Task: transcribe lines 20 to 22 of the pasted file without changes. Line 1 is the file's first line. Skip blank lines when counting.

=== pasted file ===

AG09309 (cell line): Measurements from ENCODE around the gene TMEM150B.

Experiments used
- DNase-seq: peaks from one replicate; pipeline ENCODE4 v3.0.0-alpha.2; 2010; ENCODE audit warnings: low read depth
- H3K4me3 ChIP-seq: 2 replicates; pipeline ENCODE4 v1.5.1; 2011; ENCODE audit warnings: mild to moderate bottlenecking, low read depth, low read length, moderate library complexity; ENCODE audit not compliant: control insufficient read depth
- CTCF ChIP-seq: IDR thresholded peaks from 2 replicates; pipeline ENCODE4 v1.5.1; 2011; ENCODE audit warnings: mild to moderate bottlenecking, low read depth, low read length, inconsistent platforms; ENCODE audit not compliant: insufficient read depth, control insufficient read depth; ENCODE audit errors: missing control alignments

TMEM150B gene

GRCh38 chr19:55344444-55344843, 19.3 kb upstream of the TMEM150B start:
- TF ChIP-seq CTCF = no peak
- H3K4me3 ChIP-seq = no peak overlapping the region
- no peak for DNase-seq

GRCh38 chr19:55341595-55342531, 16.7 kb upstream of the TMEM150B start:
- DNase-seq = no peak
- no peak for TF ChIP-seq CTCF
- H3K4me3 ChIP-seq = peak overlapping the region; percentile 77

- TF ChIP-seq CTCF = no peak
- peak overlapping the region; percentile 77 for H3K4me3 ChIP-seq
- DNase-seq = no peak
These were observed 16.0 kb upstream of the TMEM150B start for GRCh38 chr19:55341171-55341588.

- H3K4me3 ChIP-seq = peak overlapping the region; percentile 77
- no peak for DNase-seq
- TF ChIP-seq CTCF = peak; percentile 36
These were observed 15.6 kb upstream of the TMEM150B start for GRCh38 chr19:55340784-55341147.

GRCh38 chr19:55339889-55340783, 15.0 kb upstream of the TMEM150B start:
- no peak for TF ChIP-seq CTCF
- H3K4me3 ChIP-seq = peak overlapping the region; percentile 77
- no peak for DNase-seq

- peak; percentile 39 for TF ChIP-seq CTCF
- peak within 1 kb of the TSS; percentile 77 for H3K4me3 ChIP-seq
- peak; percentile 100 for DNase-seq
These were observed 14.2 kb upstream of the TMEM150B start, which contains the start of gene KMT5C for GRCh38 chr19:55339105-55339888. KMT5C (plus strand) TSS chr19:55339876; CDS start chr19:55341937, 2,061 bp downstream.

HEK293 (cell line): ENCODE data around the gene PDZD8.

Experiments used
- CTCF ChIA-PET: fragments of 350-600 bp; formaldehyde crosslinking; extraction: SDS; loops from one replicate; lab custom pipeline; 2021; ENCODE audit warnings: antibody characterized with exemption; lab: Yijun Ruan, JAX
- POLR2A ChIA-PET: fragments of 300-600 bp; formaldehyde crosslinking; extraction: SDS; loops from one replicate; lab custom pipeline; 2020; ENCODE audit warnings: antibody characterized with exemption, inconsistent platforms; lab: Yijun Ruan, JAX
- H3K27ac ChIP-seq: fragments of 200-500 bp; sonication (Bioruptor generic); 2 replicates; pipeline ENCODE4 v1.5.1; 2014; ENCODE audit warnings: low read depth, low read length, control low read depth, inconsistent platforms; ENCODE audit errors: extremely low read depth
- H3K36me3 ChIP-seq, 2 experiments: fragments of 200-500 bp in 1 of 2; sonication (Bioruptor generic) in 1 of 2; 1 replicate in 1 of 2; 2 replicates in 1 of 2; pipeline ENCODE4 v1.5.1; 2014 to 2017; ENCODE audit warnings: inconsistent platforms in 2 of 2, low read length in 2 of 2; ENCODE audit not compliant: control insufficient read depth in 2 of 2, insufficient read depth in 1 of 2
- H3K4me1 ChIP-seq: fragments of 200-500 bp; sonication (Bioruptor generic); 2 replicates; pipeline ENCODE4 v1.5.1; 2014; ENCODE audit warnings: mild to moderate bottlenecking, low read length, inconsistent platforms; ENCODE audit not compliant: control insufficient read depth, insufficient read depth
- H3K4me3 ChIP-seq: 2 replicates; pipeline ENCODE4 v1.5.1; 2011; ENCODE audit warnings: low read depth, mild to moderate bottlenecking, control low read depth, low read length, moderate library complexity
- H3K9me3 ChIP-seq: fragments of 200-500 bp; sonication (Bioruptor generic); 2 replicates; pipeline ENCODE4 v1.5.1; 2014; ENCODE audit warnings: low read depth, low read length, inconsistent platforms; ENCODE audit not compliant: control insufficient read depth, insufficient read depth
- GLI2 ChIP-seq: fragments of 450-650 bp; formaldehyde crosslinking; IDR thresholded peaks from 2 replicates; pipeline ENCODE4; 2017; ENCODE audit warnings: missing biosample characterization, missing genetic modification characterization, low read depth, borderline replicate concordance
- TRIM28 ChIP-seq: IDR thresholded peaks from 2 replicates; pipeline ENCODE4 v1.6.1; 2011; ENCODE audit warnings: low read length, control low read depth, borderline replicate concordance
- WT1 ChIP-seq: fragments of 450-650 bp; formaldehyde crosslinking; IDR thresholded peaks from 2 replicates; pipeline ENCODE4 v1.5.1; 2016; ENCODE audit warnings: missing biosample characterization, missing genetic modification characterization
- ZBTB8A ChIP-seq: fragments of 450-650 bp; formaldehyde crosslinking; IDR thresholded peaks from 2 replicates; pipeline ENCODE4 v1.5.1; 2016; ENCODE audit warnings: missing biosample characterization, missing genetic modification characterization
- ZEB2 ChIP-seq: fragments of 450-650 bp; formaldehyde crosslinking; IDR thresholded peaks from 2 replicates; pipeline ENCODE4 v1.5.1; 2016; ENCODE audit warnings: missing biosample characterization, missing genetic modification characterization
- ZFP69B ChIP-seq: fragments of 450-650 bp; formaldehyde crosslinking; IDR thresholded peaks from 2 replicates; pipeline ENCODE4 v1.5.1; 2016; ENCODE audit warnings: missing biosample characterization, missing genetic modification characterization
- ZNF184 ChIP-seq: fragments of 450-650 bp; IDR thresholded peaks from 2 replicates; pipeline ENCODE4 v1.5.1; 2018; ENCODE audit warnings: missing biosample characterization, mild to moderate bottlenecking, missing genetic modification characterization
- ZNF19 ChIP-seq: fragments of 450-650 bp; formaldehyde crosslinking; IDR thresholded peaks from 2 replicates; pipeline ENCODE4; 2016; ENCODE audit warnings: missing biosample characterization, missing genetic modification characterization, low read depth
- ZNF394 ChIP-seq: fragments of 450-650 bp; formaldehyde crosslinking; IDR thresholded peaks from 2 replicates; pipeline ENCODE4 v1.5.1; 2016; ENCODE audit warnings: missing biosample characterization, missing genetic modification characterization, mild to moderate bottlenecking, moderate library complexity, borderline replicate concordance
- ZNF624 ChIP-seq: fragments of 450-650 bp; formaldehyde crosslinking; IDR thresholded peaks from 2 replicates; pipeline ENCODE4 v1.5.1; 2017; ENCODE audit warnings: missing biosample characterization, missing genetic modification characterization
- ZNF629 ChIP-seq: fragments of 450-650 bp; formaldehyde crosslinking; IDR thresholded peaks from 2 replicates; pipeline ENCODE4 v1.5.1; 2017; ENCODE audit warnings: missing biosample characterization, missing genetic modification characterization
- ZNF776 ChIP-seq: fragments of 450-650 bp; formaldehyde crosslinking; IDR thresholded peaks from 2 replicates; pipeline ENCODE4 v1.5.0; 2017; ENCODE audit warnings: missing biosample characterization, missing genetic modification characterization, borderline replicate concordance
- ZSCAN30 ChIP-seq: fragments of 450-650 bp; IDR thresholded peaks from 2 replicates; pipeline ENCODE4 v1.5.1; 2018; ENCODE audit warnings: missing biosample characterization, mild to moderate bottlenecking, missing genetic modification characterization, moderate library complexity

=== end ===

- no peak for DNase-seq
- TF ChIP-seq CTCF = peak; percentile 36
These were observed 15.6 kb upstream of the TMEM150B start for GRCh38 chr19:55340784-55341147.